A job offer letter is a document given by the company to its prospective new employee that details the job title, duties, key terms, and conditions of employment.
It is then sent to the prospective employee for review; he or she must return the document with signatures if they accept the offer.
The main purpose of this letter is to protect both parties from future misunderstandings. Prospective employees should be aware of the full scope of their responsibilities as well as the employment terms and conditions before deciding to work for you. The letter explains the details of the contract, such as the salary, start date, length of the probationary period (if any), and whether or not there are any relocation arrangements. It also states whether the employee will be eligible for any benefits, like healthcare coverage or bonuses. It is issued after a verbal offer has been made and is a more formal offer than a verbal one. This is because it formally documents your agreement with the potential employee.
This letter can also be used to direct them to undertake any additional steps, such as pre-employment drug tests and the submission of required documents before they can be hired. The newly hired employee has three options after receiving the letter: accept the terms of employment, make a counteroffer, or reject the offer.
As a company, you should try to use a standardized letter for employment offers, as it simplifies the entire process and can be automated, allowing you to create new letters faster. It can be a physical paper copy (traditional) or an email with a link that redirects to a digital document that can be signed electronically.
This article will examine the kinds of details that should be included in an offer letter and offer a thorough example to serve as a template for employers.
Employment Offer Letter Vs. Employment Contract
Job offers can be sent via either an employment offer letter or an employment contract. An employment offer letter is much simpler and easier to use. It can be used for short-term job offers that do not require lengthy contracts or for entry- to mid-level positions where less formality is appropriate. The letter outlines the key terms of employment, such as job description, responsibilities, salary, etc. With an offer letter, either party can typically terminate the employment agreement “at will” without giving a reason or prior notice.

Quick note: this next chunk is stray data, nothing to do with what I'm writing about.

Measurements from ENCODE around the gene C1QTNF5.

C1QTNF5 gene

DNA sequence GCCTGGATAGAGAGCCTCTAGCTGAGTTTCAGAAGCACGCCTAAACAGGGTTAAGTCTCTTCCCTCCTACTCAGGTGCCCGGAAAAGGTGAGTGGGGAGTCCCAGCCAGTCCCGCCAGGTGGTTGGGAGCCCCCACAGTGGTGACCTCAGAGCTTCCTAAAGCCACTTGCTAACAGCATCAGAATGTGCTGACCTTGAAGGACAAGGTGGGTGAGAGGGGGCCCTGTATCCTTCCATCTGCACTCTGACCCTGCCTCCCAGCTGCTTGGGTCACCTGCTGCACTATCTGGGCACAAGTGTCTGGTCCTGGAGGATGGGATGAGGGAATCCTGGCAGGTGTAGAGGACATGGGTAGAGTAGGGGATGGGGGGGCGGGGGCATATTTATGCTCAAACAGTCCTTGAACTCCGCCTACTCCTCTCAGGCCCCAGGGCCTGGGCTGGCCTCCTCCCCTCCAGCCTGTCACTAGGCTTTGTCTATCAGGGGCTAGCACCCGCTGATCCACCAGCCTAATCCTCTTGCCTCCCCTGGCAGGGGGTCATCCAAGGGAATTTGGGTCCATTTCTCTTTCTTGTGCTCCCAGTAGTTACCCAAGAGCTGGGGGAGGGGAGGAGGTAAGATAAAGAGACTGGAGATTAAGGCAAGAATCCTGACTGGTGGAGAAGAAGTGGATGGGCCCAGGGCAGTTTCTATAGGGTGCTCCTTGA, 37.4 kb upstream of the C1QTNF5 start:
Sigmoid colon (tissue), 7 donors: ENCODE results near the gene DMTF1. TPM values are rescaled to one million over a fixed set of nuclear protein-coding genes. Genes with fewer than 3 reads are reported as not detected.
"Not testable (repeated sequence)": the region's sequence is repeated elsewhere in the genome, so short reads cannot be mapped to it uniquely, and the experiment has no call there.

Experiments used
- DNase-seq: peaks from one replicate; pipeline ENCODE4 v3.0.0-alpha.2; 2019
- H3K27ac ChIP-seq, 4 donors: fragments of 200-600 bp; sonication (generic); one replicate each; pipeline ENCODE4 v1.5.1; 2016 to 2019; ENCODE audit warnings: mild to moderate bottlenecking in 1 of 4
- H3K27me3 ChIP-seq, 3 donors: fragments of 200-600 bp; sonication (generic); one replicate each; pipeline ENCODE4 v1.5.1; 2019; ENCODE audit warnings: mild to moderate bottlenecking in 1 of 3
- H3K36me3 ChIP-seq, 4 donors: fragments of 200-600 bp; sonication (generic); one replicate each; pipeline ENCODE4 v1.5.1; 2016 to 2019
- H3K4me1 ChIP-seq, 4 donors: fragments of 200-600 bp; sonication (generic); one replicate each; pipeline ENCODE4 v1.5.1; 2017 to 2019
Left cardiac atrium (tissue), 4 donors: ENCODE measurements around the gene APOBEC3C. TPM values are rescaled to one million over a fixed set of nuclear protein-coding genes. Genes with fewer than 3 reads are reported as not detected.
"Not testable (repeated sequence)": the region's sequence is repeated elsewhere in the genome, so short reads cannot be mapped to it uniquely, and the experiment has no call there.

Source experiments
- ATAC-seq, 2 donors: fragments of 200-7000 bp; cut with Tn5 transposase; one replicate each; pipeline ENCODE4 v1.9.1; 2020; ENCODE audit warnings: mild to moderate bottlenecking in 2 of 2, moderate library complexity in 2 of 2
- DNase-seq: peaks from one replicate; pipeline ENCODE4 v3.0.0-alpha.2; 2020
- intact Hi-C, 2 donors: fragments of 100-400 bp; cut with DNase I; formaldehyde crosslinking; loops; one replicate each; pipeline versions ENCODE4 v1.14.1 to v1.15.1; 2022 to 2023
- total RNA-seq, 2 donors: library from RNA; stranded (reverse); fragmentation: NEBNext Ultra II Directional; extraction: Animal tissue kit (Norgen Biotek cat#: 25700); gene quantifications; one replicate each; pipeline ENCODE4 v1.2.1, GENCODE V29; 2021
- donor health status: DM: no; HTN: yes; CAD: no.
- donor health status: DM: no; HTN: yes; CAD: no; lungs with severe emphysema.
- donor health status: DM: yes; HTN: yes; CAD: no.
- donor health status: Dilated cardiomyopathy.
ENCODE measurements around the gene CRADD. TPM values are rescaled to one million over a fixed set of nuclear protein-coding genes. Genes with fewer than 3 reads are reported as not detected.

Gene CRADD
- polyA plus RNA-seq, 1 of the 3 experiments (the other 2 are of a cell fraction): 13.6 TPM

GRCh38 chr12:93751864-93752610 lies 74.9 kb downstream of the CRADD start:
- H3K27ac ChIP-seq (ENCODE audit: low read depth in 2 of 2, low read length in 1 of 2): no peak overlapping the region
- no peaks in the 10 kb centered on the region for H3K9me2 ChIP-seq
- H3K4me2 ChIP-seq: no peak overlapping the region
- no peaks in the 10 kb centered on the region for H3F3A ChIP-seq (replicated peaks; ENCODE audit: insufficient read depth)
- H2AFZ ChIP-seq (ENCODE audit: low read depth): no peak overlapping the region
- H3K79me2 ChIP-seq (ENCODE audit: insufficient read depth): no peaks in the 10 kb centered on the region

Contrarily, an employment contract is formal and is typically only used when a job offer lasts for two years or longer. This is because it will outline all the terms related to the position, similar to an employment offer letter, as well as more intricate details such as how termination would take place if need be, confidentiality clauses, non-solicitation clauses, and other restrictive clauses. This makes an employment contract more complex and extensive compared to an offer letter.
What Should Be Included in a Job Offer Letter
If you are hiring a new employee, all offers should be in writing and signed by the employer. An offer letter is an important document that outlines specific details about employment, such as compensation, benefits, and working hours.
The following is a breakdown of what you should include:
1. Job title and description
The letter should indicate the job position being offered to the newly hired employee. The job description can be either brief or detailed (depending on the position). Emphasize any key responsibilities for which the job applicant will be responsible.
2. Reporting structure
At the very least, an offer letter should indicate to whom the employee will report. You can make this section more specific by indicating whether the individual will report directly to you or to another team member. The reporting structure highlights how their work will be accomplished and how they will work together with other team members. For example, in an office setting, this would likely be their immediate supervisor, to whom they would report on a day-to-day basis. Key company positions such as managers and executives can also be mentioned.
3. Starting date of employment
Include when the employee will start working. This can be as specific as “effective immediately.” But in most cases, you should indicate a start date, which ranges from a few days to a few weeks from the date of acceptance.
This section of the letter should include how much the employee will be earning in terms of an annual salary (or per pay period) and the associated deductions (i.e., taxes and deductions). This should be indicated by the dollar amount but can sometimes be a salary range.
5. Information and eligibility for bonuses and benefits
Different companies offer different employee benefits. This section should state whether the employee is eligible for any bonuses or benefits. If applicable, outline what types of benefits your company offers to employees. These include health insurance, paid vacation time, sick days, holidays, and retirement accounts.
6. Contractual employee or at-will employment status
At-will employment means that an employer can fire an employee for any reason other than illegality or for no reason at all without facing legal consequences. Similarly, there are no negative legal repercussions if an employee quits their job at any time for any reason or for no reason at all.
Because there is a contract for employment, whether it be a collective bargaining agreement, an executive compensation agreement, or any other type of legally binding commitment between the employee and employer, contract workers are in a different situation. In most cases, contracts detail the start date, salary range, insurance coverage, and reasons for terminating an employee. As a result, if the contract is broken, either party may file a lawsuit for damages.
7. Confidentiality agreement
If applicable, you should include a confidentiality agreement in the letter. This clause specifies the guidelines for safeguarding sensitive information about your company and any trade secrets that the company may possess.
8. Non-compete agreement